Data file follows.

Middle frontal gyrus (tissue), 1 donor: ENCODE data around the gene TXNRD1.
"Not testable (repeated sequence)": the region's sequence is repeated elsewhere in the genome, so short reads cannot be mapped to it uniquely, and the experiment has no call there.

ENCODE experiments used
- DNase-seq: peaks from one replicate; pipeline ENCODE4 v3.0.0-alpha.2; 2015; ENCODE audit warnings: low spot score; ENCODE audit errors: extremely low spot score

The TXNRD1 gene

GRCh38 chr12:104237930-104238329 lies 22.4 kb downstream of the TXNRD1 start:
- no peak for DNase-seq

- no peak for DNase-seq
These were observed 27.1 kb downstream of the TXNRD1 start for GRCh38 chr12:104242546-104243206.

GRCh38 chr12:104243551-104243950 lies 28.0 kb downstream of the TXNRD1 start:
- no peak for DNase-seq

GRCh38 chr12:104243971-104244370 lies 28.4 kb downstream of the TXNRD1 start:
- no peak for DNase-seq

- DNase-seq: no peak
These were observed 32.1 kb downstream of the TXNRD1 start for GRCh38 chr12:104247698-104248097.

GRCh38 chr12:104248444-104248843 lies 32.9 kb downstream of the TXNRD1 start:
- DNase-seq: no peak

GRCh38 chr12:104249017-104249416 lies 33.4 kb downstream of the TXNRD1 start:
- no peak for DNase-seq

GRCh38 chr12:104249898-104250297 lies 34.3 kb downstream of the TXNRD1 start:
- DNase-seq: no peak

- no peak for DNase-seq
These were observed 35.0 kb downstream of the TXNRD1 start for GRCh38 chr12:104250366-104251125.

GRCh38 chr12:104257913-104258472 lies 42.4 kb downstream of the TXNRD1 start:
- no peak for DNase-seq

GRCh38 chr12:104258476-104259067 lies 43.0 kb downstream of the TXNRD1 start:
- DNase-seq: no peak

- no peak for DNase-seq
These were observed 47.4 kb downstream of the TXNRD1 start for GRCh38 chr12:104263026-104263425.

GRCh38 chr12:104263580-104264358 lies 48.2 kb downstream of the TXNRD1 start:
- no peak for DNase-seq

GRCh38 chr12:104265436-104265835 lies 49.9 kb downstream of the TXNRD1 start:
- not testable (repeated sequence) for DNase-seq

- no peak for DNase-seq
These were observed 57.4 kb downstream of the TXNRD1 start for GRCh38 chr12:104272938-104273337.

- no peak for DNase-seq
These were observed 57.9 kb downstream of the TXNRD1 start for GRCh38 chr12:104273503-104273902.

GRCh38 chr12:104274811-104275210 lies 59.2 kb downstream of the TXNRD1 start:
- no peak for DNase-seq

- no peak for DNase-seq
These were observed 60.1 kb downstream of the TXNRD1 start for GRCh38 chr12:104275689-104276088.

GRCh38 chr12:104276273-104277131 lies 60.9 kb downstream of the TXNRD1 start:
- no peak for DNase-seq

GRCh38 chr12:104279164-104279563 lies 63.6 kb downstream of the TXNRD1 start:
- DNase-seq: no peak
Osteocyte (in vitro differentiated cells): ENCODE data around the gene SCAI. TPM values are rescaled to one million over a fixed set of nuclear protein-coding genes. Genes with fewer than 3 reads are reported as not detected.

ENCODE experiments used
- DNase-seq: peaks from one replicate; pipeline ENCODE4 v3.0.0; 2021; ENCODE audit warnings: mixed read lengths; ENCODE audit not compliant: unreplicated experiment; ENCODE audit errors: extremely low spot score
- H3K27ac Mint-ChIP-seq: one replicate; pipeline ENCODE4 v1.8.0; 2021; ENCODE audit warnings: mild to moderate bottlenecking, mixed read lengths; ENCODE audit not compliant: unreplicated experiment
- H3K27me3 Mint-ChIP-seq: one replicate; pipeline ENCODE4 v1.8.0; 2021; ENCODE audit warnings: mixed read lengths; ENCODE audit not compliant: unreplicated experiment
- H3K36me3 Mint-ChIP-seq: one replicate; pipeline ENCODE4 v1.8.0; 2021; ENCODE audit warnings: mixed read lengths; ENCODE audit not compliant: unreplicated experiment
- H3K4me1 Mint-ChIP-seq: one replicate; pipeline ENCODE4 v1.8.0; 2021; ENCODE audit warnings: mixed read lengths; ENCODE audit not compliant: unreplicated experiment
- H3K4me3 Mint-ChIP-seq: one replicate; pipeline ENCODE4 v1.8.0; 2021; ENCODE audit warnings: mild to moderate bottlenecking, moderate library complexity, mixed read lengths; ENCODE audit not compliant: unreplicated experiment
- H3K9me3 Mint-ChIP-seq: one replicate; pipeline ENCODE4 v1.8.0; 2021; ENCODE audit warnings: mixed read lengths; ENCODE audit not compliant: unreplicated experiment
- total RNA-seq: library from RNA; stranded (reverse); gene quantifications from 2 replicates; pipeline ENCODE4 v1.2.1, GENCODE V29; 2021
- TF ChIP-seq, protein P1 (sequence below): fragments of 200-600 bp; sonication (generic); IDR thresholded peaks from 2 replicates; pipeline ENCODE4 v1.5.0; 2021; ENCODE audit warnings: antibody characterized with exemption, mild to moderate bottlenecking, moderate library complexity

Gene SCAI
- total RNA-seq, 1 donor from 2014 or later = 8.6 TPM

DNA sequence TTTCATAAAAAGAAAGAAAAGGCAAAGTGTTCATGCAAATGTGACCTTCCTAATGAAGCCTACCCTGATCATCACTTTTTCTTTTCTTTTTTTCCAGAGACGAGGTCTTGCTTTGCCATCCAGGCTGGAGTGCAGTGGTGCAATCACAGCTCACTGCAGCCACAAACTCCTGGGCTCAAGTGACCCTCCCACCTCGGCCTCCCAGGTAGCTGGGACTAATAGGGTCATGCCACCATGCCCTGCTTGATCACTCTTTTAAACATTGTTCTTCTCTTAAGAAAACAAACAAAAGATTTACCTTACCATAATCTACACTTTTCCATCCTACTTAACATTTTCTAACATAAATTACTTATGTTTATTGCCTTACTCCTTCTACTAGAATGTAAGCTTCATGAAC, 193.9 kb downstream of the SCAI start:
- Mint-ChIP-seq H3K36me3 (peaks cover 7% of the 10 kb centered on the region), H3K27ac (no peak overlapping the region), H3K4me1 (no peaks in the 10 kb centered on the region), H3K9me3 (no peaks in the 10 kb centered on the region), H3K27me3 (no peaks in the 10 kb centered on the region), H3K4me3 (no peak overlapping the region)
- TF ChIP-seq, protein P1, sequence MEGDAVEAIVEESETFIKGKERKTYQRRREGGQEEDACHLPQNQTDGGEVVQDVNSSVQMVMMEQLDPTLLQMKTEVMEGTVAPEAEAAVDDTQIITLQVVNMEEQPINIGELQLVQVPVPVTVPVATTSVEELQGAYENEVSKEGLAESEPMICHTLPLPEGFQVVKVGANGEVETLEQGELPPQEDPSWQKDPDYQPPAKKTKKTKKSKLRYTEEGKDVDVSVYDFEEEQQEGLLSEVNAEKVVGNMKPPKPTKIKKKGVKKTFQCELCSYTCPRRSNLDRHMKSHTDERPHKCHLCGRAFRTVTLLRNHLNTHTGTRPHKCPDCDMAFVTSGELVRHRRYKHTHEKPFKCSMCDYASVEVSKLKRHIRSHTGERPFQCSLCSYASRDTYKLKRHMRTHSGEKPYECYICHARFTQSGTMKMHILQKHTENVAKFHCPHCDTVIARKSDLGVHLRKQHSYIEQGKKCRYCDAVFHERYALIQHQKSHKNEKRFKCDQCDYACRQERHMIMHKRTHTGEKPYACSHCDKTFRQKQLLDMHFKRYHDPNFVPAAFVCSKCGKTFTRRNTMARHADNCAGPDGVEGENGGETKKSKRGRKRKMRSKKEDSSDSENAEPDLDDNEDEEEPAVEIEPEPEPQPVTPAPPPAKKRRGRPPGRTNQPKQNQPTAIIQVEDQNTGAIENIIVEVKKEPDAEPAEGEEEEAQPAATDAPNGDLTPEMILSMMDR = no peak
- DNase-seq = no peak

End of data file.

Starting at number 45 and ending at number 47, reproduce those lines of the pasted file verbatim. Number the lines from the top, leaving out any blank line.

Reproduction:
- DNase-seq: no peak
Osteocyte (in vitro differentiated cells): ENCODE data around the gene SCAI. TPM values are rescaled to one million over a fixed set of nuclear protein-coding genes. Genes with fewer than 3 reads are reported as not detected.

ENCODE experiments used